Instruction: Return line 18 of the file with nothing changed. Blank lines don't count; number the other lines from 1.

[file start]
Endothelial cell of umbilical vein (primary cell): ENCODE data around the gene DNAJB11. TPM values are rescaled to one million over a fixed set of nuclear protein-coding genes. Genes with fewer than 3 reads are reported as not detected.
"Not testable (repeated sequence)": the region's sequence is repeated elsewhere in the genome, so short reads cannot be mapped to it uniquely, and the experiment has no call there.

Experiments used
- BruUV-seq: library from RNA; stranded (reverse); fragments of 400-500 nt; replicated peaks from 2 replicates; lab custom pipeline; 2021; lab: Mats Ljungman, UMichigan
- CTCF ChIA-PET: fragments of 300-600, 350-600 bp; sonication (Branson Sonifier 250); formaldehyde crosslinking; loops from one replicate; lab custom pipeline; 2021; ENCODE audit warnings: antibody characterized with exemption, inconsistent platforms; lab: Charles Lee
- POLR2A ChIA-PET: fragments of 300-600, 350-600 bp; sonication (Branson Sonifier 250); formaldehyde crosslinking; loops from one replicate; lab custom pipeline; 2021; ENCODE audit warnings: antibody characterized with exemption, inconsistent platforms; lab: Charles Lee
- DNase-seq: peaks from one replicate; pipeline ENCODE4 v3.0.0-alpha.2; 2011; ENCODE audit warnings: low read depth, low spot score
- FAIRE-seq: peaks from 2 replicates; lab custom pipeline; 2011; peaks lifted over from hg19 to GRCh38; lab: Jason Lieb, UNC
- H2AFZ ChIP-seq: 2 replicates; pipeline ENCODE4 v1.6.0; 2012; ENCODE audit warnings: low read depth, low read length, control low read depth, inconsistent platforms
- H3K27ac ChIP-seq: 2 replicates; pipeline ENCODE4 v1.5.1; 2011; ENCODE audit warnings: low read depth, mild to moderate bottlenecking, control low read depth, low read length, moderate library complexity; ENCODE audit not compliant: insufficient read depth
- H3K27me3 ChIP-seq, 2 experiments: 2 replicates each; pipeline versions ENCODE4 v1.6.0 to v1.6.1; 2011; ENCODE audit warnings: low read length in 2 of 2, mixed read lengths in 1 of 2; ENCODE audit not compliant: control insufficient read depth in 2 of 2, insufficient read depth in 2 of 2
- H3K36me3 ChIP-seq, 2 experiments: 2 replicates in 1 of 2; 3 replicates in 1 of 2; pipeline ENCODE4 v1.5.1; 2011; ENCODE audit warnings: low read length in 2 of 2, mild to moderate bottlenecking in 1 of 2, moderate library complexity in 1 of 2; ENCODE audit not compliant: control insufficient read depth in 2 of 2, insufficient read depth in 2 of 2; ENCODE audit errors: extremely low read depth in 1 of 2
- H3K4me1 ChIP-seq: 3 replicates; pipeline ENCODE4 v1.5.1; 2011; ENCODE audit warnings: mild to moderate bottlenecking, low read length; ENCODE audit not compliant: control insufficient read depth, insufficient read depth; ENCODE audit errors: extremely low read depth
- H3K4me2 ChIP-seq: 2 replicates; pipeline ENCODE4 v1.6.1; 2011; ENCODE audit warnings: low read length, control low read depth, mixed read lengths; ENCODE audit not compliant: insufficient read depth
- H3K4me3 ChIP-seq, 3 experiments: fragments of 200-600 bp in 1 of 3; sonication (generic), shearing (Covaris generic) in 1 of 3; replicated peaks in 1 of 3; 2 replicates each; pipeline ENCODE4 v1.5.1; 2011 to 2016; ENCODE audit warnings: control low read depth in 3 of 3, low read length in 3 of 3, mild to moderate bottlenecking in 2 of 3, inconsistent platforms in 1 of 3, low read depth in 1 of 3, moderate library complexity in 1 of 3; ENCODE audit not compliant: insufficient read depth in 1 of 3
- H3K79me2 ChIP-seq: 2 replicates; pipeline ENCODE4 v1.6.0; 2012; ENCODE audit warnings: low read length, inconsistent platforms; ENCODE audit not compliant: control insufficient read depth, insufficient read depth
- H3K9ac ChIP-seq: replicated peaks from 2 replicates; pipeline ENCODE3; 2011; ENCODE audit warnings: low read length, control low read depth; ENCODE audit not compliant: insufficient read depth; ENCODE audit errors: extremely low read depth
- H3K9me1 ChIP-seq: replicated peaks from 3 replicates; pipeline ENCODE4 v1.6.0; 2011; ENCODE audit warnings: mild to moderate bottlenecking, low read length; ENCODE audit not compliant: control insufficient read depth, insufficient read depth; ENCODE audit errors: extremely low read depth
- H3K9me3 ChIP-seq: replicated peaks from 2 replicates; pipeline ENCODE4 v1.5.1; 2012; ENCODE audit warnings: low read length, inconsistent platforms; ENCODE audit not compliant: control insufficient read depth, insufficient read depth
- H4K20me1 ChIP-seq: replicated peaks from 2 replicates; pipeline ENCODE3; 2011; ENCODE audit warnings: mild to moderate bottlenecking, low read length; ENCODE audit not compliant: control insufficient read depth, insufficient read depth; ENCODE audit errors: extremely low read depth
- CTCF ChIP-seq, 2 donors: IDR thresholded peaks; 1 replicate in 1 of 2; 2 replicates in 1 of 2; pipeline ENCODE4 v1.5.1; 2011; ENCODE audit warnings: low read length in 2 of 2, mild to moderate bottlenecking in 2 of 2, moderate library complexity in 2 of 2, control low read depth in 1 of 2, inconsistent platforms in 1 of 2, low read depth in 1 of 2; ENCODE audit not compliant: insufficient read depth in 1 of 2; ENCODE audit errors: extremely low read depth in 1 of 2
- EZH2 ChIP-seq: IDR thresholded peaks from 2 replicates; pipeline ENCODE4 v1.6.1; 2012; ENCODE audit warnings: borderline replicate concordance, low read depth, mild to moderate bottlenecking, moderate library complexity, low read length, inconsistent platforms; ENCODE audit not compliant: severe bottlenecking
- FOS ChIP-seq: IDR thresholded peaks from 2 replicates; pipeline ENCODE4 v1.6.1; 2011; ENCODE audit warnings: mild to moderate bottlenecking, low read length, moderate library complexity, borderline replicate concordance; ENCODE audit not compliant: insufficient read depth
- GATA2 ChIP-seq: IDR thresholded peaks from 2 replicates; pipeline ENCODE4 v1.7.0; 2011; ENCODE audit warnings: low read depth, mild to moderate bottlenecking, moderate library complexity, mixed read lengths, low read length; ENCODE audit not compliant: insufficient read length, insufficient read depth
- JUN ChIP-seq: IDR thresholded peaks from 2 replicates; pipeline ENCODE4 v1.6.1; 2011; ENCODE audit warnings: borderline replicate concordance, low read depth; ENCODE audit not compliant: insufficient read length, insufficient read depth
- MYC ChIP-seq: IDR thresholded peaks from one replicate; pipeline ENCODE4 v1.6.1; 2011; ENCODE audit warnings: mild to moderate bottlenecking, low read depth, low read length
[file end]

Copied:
- H3K9me1 ChIP-seq: replicated peaks from 3 replicates; pipeline ENCODE4 v1.6.0; 2011; ENCODE audit warnings: mild to moderate bottlenecking, low read length; ENCODE audit not compliant: control insufficient read depth, insufficient read depth; ENCODE audit errors: extremely low read depth